Tukwila perfromance being >2x

Tukwila perfromance being >2x

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Greetings. I wonder what's behindthe promise ofTukwila performance being >2x current Itanium2 generation. Is it merereference to thefact of it being quad-core design with bigger cache, faster memory interface, etc.? Or is every core equipped withadditional execution units? Most notably would it be capable of scheduling4x{mfi} bundles in one cycle and break current ILP limit?A lot of thanks in advance. A.

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Quoting - andy-polyakov Greetings. I wonder what's behindthe promise ofTukwila performance being >2x current Itanium2 generation. Is it merereference to thefact of it being quad-core design with bigger cache, faster memory interface, etc.? Or is every core equipped withadditional execution units? Most notably would it be capable of scheduling4x{mfi} bundles in one cycle and break current ILP limit?A lot of thanks in advance. A.

I was hoping for all that as well as socket compatibility with Xeon. It would benefit both the customer and Intel themselves.

It seems they delayed it several times this year and I am personally very disappointed with that.

I think the >2X performance is a reference to the fact of it being a quad core.

I do however recall that there will be no major architectural changes to the Itanium architecture itself until Poulson is released. I cannot confirm whether or not this is true. So in effect each core will most likely have the same number of execution units as a single core Itanium 2 processor - but then again an Intel engineer can correct me on this one.

I think as well judging by some pictures I have seen of the die the 30ish MB cache is divided between the cores (maybe Intel engineer can correct me there)

Imagen de David Song (Intel)
Quoting - andy-polyakov Greetings. I wonder what's behindthe promise ofTukwila performance being >2x current Itanium2 generation. Is it merereference to thefact of it being quad-core design with bigger cache, faster memory interface, etc.? Or is every core equipped withadditional execution units? Most notably would it be capable of scheduling4x{mfi} bundles in one cycle and break current ILP limit?A lot of thanks in advance. A.

Hi, The processor code-named Tukwila includes four cores (based upon the current Itanium processor microarchitecture), Hyper-Threading Technology, 30MB total on-die caches, dual integrated memory controllers, and the new Intel QuickPath Interconnect. With these technologies, Tukwila is expected to deliver twice the twice the performance of the current Itanium processor 9000 Series.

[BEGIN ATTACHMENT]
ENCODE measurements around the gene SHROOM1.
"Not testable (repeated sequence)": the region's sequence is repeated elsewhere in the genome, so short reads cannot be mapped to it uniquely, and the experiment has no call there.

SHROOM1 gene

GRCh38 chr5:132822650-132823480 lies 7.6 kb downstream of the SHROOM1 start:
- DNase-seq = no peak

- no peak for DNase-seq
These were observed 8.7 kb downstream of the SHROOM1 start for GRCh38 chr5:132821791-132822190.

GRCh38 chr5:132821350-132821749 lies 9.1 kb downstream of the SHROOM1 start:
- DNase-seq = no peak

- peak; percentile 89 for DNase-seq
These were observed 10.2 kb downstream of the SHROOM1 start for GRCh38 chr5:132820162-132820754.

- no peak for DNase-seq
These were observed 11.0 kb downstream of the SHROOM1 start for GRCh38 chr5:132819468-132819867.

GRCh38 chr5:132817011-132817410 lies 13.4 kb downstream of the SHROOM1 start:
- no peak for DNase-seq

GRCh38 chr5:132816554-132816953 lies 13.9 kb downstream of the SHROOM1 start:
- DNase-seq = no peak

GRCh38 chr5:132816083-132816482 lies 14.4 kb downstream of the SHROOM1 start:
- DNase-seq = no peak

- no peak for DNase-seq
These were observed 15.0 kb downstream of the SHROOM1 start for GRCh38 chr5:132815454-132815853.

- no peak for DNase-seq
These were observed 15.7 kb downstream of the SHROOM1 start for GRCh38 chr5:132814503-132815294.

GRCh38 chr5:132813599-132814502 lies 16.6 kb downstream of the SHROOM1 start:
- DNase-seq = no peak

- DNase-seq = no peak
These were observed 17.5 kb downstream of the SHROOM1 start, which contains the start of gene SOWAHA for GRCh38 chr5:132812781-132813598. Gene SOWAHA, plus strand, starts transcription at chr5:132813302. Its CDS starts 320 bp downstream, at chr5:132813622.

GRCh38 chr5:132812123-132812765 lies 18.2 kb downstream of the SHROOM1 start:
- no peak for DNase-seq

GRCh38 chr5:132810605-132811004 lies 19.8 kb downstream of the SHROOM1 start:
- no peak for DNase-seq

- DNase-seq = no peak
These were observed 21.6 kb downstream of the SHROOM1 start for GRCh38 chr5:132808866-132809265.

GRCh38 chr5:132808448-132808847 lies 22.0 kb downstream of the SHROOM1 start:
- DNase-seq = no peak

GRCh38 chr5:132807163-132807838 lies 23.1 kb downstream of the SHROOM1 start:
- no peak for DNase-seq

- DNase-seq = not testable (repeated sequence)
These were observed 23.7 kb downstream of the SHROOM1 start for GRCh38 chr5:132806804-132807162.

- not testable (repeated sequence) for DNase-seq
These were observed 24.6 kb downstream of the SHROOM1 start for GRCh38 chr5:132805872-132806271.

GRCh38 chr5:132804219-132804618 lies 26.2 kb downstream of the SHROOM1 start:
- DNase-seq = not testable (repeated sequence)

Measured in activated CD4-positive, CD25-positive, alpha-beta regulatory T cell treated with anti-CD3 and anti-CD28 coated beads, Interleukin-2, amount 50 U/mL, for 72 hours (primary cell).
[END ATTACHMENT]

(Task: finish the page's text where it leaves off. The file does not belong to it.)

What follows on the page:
Tukwila is not socket-compatible with the upcoming "Nehalem-EX" Xeon processor, but it will be compatible with the future Itanium processor code-named "Poulson", which will feature a new microarchitecture, and the subsequent socket-compatible Itanium processor code-named "Kittson."

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Quoting - David Song (Intel)

Hi, The processor code-named Tukwila includes four cores (based upon the current Itanium processor microarchitecture), Hyper-Threading Technology, 30MB total on-die caches, dual integrated memory controllers, and the new Intel QuickPath Interconnect. With these technologies, Tukwila is expected to deliver twice the twice the performance of the current Itanium processor 9000 Series.

Tukwila is not socket-compatible with the upcoming "Nehalem-EX" Xeon processor, but it will be compatible with the future Itanium processor code-named "Poulson", which will feature a new microarchitecture, and the subsequent socket-compatible Itanium processor code-named "Kittson."

What a pity it isn't socket compatible. I guess that means it will cost over $5000 or so like its predecessors?

Imagen de David Song (Intel)
Quoting - Adam Kachwalla

What a pity it isn't socket compatible. I guess that means it will cost over $5000 or so like its predecessors?

Hi, Pricing for Tukwila hasn't been determined yet, but it will probablybe comparable to the Itanium processor 9100 Series, which costs $696 to $3,692 depending on order volume, features and performance.

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